irrespective of the setting of the mode flag.
This flag is a single byte and controls the use of intermediate STXs. If the flag is set to non-zero, at the start of every intermediate record an STX is inserted. If the flag is zero, then STXs are not inserted except at the start of the first record in a block. Intermediate STXs are ignored on reception. The default of this flag is zero.
This feature is normally only used in 278O installations.
This single byte flag controls how the protocol handles errors. If the flag is set to zero (its default state), then error when an in communication causes the HUNTER to re-try sendine the last block, the HUNTER will re-try 10 times before giving a communications error. If, however, the flag is set to non-zero the HUNTER will re-try indefinately until either it succeeds or the operator switches the HUNTER off.
This single byte flag controls the operation of space compression. If the byte is set non-zero, any string of more than 2 spaces is compressed into an IGS character and a space count code on transmission. The reverse happens on receive (i.e. the codes are expanded to the string of spaces). If the byte is set to zero (its default state) spaces are not compressed on transmission or expanded on receive.
This feature is not normally used in 2780 installations. It can be used to give increased throughput on a line where there are many spaces.
|Name||Location (Hex)||Location (Decimal)||Default Value||Description|
|SRFLG||F856||63574||0||Single record flag|
|SCFLG||F85B||63579||0||Space compression flag|
These flags are preserved during power off and so will remain at their previous setting after subsequent power on.
Buffer Length Record Record Record Length Length Length ----------------------------------------------------------------------------- |P| |S| DATA | | | DATA | | | DATA | | |E|C| | | | |A|SYNS|T| CHARACTERS | | | CHARACTERS | | | CHARACTERS | | |T| R | | | |D| |X| | | | | | | | | |B| |C| | | ----------------------------------------------------------------------------- IRS or EM if selected Record Terminator. An intermidiate STX, Line Depending on the state of the if selected, would be turnaround mode flat, this would be either: inserted here. characters a) an IRS character, or (FFH). b) an IUS character followed (Note: If selected by 2 intermidiate characters. the STX would not be counted as part of the Record).
When calculating the buffer length, space should be included for the characters at the start of the buffer (i.e. PAD, SYNS and STX), the characters at the end (i.e. ETB or ETX, 2 CRC characters and 2 line turnaround characters) and all the required record terminators and intermediate STXs.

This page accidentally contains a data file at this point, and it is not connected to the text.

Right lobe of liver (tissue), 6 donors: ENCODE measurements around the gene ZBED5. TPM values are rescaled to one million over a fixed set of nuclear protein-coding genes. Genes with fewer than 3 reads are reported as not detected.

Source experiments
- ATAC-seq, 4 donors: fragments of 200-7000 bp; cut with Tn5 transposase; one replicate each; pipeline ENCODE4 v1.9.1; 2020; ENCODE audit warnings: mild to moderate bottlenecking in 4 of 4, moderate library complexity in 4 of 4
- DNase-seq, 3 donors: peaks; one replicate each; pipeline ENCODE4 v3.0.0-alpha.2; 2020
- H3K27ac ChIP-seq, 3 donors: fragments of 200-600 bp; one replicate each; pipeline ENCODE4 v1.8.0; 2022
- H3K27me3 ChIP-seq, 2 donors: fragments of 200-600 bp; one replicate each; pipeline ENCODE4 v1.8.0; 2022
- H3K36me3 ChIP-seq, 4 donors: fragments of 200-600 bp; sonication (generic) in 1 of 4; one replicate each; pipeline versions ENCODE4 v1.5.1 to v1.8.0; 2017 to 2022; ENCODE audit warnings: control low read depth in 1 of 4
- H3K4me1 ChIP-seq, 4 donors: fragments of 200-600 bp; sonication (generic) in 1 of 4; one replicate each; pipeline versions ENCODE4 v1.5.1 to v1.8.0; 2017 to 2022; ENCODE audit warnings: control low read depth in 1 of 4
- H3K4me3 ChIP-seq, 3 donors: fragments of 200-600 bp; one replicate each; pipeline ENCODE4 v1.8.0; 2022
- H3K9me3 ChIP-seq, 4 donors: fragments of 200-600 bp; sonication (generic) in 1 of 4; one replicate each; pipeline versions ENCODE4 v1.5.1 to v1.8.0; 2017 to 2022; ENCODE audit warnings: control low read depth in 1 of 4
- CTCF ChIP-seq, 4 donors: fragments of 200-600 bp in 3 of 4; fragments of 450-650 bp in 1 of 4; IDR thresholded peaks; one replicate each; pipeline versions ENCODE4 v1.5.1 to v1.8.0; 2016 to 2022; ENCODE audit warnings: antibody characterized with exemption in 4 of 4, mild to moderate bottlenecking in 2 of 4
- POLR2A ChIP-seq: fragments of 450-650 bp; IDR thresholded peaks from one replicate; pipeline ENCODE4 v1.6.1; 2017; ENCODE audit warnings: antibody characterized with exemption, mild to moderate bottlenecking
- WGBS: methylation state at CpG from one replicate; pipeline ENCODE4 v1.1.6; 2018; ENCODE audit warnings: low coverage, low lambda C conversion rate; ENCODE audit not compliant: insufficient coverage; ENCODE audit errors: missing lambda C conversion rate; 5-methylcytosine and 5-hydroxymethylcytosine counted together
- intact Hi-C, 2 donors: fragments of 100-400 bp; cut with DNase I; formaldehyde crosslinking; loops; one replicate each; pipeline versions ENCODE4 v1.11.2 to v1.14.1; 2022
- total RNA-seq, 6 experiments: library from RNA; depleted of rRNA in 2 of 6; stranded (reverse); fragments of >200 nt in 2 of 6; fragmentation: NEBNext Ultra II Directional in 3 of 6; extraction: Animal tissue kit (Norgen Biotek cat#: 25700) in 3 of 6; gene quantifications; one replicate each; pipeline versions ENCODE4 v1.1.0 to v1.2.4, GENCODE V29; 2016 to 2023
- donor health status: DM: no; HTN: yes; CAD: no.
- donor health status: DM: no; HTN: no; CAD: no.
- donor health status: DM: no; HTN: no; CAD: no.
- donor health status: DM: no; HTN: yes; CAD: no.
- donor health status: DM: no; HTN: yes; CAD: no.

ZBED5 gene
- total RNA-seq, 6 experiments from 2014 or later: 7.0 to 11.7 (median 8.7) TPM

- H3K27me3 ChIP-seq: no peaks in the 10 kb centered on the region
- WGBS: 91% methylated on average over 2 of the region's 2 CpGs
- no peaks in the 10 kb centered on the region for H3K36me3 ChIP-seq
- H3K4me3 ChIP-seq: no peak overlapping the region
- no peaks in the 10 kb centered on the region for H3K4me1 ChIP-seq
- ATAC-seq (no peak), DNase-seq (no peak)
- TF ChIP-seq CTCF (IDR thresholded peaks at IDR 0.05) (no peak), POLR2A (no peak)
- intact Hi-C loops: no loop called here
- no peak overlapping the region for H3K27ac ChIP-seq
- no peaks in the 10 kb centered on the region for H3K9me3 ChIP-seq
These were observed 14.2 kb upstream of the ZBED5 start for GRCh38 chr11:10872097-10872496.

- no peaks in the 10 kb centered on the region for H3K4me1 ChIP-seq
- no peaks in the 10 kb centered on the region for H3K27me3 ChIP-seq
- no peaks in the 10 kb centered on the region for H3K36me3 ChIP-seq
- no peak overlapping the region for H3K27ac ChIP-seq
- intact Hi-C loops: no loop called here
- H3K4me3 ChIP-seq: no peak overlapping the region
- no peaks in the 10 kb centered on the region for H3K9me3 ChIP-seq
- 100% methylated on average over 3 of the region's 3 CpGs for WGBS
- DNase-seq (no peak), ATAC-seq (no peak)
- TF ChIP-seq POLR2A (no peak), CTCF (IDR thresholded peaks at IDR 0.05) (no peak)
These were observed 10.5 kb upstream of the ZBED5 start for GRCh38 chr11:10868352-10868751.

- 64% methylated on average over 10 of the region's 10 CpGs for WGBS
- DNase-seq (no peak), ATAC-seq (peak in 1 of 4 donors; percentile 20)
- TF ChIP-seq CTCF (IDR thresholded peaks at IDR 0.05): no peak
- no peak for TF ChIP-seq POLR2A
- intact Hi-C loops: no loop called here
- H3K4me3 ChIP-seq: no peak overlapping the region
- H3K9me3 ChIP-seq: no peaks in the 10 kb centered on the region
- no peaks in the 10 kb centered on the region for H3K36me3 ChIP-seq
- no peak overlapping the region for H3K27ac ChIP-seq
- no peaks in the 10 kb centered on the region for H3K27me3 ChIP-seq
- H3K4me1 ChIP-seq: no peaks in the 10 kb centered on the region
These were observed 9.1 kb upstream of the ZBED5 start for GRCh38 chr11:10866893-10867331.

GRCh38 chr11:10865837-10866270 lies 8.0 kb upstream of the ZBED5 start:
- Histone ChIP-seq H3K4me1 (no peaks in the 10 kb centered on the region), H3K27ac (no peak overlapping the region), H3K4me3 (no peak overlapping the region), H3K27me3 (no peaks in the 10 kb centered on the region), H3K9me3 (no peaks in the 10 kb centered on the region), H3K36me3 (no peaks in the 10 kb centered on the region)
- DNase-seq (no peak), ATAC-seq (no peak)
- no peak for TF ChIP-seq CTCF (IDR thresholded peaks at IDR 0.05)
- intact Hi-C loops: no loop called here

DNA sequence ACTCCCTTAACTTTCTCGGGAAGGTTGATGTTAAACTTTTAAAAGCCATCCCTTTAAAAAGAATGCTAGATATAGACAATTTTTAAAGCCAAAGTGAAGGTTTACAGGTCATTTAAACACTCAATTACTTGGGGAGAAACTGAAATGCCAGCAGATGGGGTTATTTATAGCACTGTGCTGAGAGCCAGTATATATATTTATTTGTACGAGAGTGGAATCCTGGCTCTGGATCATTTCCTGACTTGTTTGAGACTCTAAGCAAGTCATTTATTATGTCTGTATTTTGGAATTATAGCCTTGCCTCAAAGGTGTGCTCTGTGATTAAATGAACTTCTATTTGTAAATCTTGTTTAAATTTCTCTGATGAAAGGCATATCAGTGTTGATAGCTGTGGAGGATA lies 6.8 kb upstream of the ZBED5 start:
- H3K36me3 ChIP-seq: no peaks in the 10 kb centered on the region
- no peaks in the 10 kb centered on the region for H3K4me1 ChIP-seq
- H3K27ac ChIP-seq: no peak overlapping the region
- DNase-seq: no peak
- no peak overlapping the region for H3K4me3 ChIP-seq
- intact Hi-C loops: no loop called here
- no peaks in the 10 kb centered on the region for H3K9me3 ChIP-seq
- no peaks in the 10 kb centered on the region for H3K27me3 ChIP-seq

Although 2780 work stations are not generally interactive devices, it is possible to use HUNTER in this mode when, for example, testing the system with LOG ON cards, etc.
When in Terminal Emulation any received data is displayed on the screen.
To transmit, a message character may be typed in directly. Provided no mistakes are made, and there is less than 5 seconds between each character, the message is sent on the transmission channel.
There are a number of different line errors which may occur when using this protocol. These are detected and then displayed as communications errors. An error number is also displayed. The meaning of these error numbers is shown in Message Transmission. If use of the ON COMMS statement is made then the error number will be in the COMERR flag.
There is one exception to this rule, see Unanswered Line Bid. This is the most usual error and will generally be due to a connection fault, as no characters have been received. The option is then given to: Retry transmission ?(Y/N) if 'Y' is pressed then HUNTER will send out up to 10 more ENQs (enquiries) and the offer of retry made again. If 'N' is pressed then the error O1 is returned, and if programmed through ON COMMS, returns control back to Basic.
This is due to not receiving any reply in a request for the line, usually caused by incorrect connection of the communications channel.
After establishing the line, a buffer has been sent to which no response has been given, despite 10 ENQs having been sent.
The wrong positive acknowledgement has been given to a buffer, despite confirmation requests.
Repeated transmission of a buffer gets only the NAK response, has tried 10 times.
Having sent out a WACK no acknowledging ENQ has been received for 5 seconds.
This protocol is generally used with modems or modem simulators. The use of RTS (Request to Send) and CTS (Clear to Send) is therefore specified by the modem, particularly if half duplex or two wire operation is desired (as on the public switched telephone network). Both RTS and CTS may be deactivated as usual.
If they are used, then the following takes place:
There are no timeouts on the handshakes.
The transmission channel could be the switched public network, 4 wire private lines etc.
The two modems and the channel could be a modem eliminator for nearby operation.
As can be seen the modems generally create all the clocking in this simple arrangement. HUNTER will not generate any actual clocking of its own, except when self synchronising to the data.
The handshake signals RTS and CTS ensure correct data flow over a half duplex line (allowing the modems to settle etc.) They may not be necessary over 4 wire links.
To operate this protocol back-to-back between two HUNTER'S it is only necessary to use a crossed 3 wire lead (TX,RX and ground). If the handshake lines are connected, then CTS must be deselected on the menu as the handshaking is only configured for modem operation.
HUNTER'S need to be set for self clocking at the designed speed, typically 1200 baud or 300 baud over slow speed async modems.